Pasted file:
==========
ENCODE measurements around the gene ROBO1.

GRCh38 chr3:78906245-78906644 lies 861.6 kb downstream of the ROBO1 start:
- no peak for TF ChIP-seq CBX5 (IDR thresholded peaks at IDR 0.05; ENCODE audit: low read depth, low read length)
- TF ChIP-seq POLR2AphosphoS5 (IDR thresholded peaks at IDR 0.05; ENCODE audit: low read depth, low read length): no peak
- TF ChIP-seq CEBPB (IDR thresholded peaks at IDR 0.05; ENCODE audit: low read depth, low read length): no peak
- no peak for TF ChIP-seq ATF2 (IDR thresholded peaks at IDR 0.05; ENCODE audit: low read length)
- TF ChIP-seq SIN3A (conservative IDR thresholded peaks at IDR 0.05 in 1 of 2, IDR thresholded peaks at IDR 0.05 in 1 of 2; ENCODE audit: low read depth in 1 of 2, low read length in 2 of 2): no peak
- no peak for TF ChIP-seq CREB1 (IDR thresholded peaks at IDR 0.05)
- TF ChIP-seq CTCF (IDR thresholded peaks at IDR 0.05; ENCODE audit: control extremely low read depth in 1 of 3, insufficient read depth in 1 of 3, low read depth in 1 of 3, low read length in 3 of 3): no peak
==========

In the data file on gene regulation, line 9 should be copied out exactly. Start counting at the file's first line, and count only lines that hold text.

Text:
- TF ChIP-seq CTCF (IDR thresholded peaks at IDR 0.05; ENCODE audit: control extremely low read depth in 1 of 3, insufficient read depth in 1 of 3, low read depth in 1 of 3, low read length in 3 of 3): no peak